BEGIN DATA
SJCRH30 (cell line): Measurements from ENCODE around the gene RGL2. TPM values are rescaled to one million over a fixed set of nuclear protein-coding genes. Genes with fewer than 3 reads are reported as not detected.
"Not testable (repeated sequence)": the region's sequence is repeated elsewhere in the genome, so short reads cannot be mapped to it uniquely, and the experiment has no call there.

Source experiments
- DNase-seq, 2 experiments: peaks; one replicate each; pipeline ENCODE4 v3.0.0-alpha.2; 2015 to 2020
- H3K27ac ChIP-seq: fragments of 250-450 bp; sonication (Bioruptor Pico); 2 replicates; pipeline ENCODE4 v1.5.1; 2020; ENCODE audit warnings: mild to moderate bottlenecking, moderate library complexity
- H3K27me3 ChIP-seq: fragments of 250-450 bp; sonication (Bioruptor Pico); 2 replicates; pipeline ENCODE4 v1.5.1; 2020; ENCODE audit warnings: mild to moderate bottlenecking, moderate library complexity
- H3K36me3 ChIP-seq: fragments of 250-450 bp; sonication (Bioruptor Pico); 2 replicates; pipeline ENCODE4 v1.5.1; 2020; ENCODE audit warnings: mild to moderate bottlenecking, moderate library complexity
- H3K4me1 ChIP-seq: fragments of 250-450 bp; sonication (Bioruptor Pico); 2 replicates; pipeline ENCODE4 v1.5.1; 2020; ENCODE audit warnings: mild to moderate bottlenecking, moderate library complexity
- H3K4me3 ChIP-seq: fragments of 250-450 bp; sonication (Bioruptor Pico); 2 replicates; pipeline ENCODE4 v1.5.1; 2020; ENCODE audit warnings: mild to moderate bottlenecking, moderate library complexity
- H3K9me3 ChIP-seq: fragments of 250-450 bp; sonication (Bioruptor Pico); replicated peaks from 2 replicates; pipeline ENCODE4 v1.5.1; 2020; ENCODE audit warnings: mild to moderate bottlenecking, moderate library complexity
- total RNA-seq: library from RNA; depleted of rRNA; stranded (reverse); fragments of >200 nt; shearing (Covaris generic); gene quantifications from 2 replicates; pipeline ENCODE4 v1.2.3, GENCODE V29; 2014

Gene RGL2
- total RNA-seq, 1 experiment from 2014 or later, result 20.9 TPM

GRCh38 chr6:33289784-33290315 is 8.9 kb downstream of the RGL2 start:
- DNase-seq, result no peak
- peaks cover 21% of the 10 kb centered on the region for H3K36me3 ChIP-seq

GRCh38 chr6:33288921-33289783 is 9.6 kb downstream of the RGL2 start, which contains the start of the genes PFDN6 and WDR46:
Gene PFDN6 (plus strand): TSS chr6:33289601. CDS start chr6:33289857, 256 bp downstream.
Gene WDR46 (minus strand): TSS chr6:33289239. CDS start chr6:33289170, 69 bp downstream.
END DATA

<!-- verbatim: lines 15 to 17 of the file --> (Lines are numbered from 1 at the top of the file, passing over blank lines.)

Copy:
- DNase-seq, result no peak
- peaks cover 21% of the 10 kb centered on the region for H3K36me3 ChIP-seq

GRCh38 chr6:33288921-33289783 is 9.6 kb downstream of the RGL2 start, which contains the start of the genes PFDN6 and WDR46: